It is impossible not to think of war these days. Press and TV news keep our minds and hearts in constant worry. Though I usually avoid writing or discussing breaking news or politics here on my blog , today I’m going to tell you about  this beautiful movie I have just seen, with all my heart to the news coming from the several open fighting fronts.

War is no game. War leaves a mark. Eric Lomax , like many other surviving soldiers,  lived haunted by his war memories all his life through, as if war never actually ended in his mind and his heart. The Railway Man, based on Lomax’s autobiography,  will come out in September 2014  here in Italy as “Le due vie del destino”, but it opened theatrically on New Year’s Day in the UK and , in the US,   in April 2014.  It is already available on DVD at amazon.co.uk and,  from August 12,   it will be at amazon.com too.


Eric Lomax (30 May 1919 - 8 October 2012) was one of thousands of Allied prisoners of war forced to work on the construction of the Thai/Burma railway during WW2. Fate wanted he, a train and railway enthusiast, to be part of the army of enslaved prisoners the Japanese employed for their ambitious plan.  His experiences, after the secret radio he built to bring news and hope to his mates was discovered, the inhuman tortures he was subjected to,  and which left  him traumatised and shut off from the world, are the main interests of this movie. Water-boarding and savage beating didn’t make Lomax surrender or lose his will to live.

Years later, with his life still affected by that huge amount of suffering and consequent hatred, he met Patti (Nicole Kidman), a beautiful woman, on a train and fell in love. Once they get married  and Patti becomes acquainted with Eric’s nightmares and terrifyingly weird moments, she  is determined to rid him of his demons.
One day they discover  that the young Japanese officer who tortured him is still alive and Eric decide that it is time to meet him again.

My musings

It is a powerful, gripping movie which moves fast between past and present with the clear intent to convey the idea that they are inseparable in the mind of the protagonist. Young Eric,  bravely facing the horrors of WWII,  is played by a touching Jeremy Irvine,  while  aging Eric,  still traumatised by what he survived,  is an impeccable Colin Firth.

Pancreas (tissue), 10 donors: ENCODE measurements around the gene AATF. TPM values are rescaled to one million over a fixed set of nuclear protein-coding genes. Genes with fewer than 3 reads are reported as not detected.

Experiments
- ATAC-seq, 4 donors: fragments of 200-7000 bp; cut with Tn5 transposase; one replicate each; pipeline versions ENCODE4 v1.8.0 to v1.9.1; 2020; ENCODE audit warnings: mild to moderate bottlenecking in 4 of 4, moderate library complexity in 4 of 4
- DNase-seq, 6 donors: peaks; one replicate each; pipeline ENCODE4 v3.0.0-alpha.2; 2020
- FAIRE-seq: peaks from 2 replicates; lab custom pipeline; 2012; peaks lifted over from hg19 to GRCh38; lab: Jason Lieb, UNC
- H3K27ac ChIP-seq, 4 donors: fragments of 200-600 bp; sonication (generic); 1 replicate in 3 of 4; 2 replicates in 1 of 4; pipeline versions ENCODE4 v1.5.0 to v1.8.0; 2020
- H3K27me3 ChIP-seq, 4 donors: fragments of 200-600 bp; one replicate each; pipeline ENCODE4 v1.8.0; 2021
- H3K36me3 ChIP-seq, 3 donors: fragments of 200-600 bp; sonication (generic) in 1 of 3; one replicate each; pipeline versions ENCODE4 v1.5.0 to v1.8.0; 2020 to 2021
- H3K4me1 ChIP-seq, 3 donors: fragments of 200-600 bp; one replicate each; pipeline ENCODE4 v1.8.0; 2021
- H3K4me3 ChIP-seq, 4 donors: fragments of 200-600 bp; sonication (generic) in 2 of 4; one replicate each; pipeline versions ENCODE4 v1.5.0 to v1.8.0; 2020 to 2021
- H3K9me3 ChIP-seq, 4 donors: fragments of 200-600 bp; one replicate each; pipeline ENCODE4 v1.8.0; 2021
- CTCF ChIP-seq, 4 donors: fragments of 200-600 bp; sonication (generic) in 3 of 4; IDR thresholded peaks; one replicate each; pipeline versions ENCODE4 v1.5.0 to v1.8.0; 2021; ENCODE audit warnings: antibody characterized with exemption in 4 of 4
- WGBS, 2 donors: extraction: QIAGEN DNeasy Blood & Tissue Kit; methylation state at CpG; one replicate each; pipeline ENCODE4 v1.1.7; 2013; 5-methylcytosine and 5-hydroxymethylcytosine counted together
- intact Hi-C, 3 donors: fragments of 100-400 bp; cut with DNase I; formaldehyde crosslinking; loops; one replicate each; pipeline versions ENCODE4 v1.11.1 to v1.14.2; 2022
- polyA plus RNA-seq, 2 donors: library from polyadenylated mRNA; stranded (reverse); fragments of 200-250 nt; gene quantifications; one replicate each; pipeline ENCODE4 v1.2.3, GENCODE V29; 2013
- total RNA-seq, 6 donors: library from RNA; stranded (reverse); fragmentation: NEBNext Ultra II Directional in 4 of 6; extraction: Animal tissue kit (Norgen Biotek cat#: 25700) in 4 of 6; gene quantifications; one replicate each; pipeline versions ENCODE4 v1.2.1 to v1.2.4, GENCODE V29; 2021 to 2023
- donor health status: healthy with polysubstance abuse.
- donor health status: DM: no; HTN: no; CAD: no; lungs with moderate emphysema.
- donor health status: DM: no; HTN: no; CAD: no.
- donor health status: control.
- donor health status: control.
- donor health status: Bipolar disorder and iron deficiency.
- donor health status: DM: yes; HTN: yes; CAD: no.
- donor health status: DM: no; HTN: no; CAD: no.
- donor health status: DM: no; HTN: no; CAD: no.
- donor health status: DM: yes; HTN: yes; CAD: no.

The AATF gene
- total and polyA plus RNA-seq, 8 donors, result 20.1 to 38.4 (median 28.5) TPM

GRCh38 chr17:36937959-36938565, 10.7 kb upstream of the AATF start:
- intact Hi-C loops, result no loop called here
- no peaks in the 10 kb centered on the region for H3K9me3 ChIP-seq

Firth  interpreted a similar role in the 80s, he was Tom Birkin,  a shell-shocked veteran from WWI in A Month in the Country. In a press conference for The Railway Man, he admitted that meeting Eric Lomax in real life and having him on set while shooting, gave to the fact  he was entrasted this role, a huge emotional charge which will resonate with him for a long time. Not an easy role - he added. Where can someone like me find all that pain and all that suffering inside himself? Impossible to relate to personal experience in this case. 

The book certainly gives a more detailed account of what really happened to Eric Lomax. But the movie too, with its limitations in time and space, gives away so much and so well. 
What I love in Eric Lomax’s story is not only the analysis of the effects of brutality and torture on the human mind, but his personal journey from hate to forgiveness,  which surprisingly brought him to meet again, and eventually to befriend,  his torturer. 

The scenes in which Eric comes face to face with Takashi Nagase, the man who tortured him during the war,  are so beautifully delivered by Colin Firth and  Hiroyuki Sanada , and they are so  intense and so incredibly emotional  that you can’t easily forget them. (you can see clips HERE and HERE)

Two are the treasurable lessons I will particularly remember from this movie:

1. "When we surrendered,  the Jap said we weren't men. 'real men would die of shame.'“ , Eric remembers.  But to him,  broken but never defeated,  life is always worth living as the supreme, inalienable value. Not in one moment he sees death as an escape. This is something his antagonist,  Nagase,  says he learnt from the young man he tortured.  

2.  Almost at the end of the movie, Eric says:  “Sometimes the hating has to stop and the     extraordinary lesson here is not just forgiveness,  but, unexpectedly,  even sympathy and friendship  addressed to a person once deeply hated. 

 Eric Lomax is not a fictional character. He was a real man. A man from which so many can learn so much. 

The Railway Man - Paperback at Amazon.co.Uk and amazon.com


Anonymous said...

Great review, MG, I saw the film at the cinema and I cried and cried and cried, although I knew the story and had already seen the documentary with the real Lomax. Heartbreaking! Ciao Antonella

JaneGS said...

I've been meaning to watch this movie but haven't had the time and right frame of mind come together yet. It does sound powerful and a story worth telling.

I liked the quotes from the movie and from Firth about the responsibility he felt in acting the role.

Sounds like the book is good as well.

Eric Lomax was born two years before my dad and died two years after him. The survivors of WWII carried so much on their shoulders. My dad had orders to go to Burma when the war ended.

Maria Grazia said...

Dear Antonella,
I didn't cry but was rather emotional and thrilled all through the movie. I didn't know much of the story, I had deliberately avoided reading reviews or comments before watching.Actually, I had to stop watching it when I tried the first time. It was late at night and it was too ... haunting. But then I started again and I was glued and couldn't stop until the beautiful, moving finale. Thanks for your comment:-)
Hello Jane,
I'm sure you'll love this movie, as I did, since we share much. As I have written more than once, WWII means my grandparents' war tales, full of pain, sorrow, fear, poverty, hunger, bravery and great adventurous anecdotes.
Thanks for your visit and for reading my review. Looking forward to your own post about The Railway Man, then!